April 5, 2012

Young and Black in America

Gary Hamilton talks about racial profiling.

Gary: Although the investigation is still underway, some suspect the tragedy in Florida was a deadly case of racial profiling. That is when law enforcement, or in this case a neighborhood watch volunteer, singles out someone simply based on race.

Racial profiling is something parents of black sons worry about a lot — including my mother. I went to Houston, Texas to talk to my mom about what some call “the talk.”

Ms. Hamilton: I did not want you to become a statistic.

Gary: I know you warned us about a lot of things growing up. What are some of the things you used to tell us?

Ms. Hamilton: One thing that I would tell you is whenever you went into a store, always make sure that whatever you purchased, you received a bag. When you made that purchase, I did not want anyone to think you were actually stealing anything. When you go into the store, make sure your hands are not in your pockets. It was important for you guys to get a receipt as well as a bag when you guys made a purchase because I believed that they love to put young black boys in jail.

Gary: My brothers and I grew up with my mom’s fears and anxieties. It was something we heard about almost every time we left the house.

Ms. Hamilton: I felt like it was necessary for me to tell you all that as a warning, as a precaution. What’s going on right now is really nothing new; it’s something that has been going on for a while now, it’s just that it’s really in the public’s eye right now.

Gary: My mom was worried I would be a target because I am male and black. And she may be right to be concerned.

The Children’s Defense Fund has done some research and found that young black people are twice as likely as young whites to be arrested. And black youths are more than four times as likely to end up in a juvenile detention center.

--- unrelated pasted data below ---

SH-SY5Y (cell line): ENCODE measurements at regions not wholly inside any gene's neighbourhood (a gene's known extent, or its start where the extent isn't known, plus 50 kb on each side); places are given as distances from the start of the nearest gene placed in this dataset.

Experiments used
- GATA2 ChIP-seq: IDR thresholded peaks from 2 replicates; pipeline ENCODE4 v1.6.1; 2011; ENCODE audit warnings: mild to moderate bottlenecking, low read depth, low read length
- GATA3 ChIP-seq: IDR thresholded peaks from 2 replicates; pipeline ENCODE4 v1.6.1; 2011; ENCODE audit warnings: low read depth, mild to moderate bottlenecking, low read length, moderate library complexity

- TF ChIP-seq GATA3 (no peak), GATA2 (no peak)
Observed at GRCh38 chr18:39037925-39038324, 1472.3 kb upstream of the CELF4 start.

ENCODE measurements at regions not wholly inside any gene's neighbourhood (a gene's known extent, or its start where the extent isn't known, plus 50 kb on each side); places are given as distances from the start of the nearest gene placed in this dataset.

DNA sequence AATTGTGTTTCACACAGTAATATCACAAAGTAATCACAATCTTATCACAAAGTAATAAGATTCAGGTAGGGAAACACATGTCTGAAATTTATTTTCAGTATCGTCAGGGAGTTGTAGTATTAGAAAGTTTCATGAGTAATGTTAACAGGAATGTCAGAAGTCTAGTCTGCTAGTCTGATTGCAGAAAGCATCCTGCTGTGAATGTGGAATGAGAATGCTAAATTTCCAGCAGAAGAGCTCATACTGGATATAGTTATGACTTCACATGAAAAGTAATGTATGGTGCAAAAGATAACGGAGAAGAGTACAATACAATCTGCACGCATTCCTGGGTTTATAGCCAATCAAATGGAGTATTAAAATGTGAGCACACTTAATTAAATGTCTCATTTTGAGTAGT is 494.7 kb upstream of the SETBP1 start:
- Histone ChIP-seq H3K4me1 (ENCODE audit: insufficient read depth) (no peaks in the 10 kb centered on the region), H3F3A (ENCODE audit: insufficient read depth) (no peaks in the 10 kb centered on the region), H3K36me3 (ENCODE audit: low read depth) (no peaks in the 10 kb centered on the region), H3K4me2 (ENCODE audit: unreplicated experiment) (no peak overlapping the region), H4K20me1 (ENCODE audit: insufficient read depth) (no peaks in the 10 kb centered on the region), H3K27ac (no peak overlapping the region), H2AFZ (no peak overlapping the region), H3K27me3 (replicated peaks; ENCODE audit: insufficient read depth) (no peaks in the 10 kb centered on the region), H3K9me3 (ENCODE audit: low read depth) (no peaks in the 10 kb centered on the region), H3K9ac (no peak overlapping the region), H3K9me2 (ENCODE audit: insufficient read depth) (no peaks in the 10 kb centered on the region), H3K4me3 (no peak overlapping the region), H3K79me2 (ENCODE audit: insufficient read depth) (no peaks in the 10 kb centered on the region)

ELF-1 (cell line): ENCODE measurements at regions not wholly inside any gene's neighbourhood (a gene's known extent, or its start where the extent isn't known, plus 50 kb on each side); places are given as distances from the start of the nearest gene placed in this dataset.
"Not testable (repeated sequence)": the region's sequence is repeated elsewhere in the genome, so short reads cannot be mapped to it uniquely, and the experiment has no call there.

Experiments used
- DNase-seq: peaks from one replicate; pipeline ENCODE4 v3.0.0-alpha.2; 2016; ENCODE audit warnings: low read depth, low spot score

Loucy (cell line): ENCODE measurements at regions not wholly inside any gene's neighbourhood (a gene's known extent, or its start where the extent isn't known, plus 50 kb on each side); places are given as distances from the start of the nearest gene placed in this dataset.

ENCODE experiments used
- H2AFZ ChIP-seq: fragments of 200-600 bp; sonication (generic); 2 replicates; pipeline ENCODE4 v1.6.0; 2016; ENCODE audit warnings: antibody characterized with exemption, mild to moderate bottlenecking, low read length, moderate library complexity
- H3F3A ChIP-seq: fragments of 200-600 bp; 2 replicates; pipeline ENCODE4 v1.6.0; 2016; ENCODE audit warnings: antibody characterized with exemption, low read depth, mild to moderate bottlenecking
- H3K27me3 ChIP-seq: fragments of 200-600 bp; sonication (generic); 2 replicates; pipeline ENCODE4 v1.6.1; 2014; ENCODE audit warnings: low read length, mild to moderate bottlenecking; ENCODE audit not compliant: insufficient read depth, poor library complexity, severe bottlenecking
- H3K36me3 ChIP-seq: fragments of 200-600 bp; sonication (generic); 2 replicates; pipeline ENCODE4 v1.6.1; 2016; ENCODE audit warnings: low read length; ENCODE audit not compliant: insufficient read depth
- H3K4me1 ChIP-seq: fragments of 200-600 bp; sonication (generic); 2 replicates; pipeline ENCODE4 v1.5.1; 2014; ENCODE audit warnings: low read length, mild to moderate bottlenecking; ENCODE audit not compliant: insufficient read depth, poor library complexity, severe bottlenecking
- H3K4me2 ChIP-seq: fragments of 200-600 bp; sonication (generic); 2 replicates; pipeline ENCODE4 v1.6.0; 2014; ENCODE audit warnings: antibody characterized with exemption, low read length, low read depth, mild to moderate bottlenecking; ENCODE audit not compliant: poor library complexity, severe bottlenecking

The group also found that while white, black and Hispanic teens are equally likely to use drugs, black teens are almost twice as likely as whites to be arrested for a drug offense.

“I feel like my life is already pre-judged for me as far as what I am gonna do. It’s either I’m going to go to prison, become a criminal or die.”

Gary: Like me, both Darian Edwards and Kenneth Bell grew up in Houston, Texas. Kenneth is in the top 8% of his graduating class. He says being born a black male in this country means that may not be enough.

Kenneth Bell: There is a strike against you because you’re black. My dad always told me that you always have a strike against you. That everything you do is going to be magnified. That you have to work twice as hard to get what you want.

Gary: So, when you walk into a store, are you conscious? Or do you think someone may be watching you more closely because of the color of your skin?

Kenneth: Oh, definitely. I always feel like I’m being watched. But even as of now, even before the Trayvon situation, my mom told me if I ever go into a store to never wear my hood on my head if I have a hoody because they’re already going to be prejudging me.

Gary: These teens say they could see themselves in a situation similar to the one involving Trayvon Martin.

“I just feel like in that situation, it could’ve been me.”

Gary: Both Kenneth and Darian are headed to college next year, hoping to change people’s attitudes.

So, do you guys feel like this can change?

“Hopefully it will change. I’m hoping it will change but I don’t know if it will. But hopefully it can.”

“Me, personally, I feel it will definitely change but it has to start with the justice system and see that justice does come, and that people view us and give us those equal opportunities to get that perception to change. But I definitely feel like it will change.”

Gary: So, when you see my 7-year-old nephew — your 7-year-old grandson — in ten years, he will be Trayvon’s age. Do you think that he will have to deal with some of the same problems black males are dealing with now?

Ms. Hamilton: Unfortunately, I do believe that in ten years, he will be dealing with the same issues that we are dealing with today, such as this case.

Gary: One survey finds interest in the Trayvon case is divided along racial lines. The Pew study found about 40% of whites questioned say the media has spent too much time covering it. Just 16% of blacks said they feel that way.


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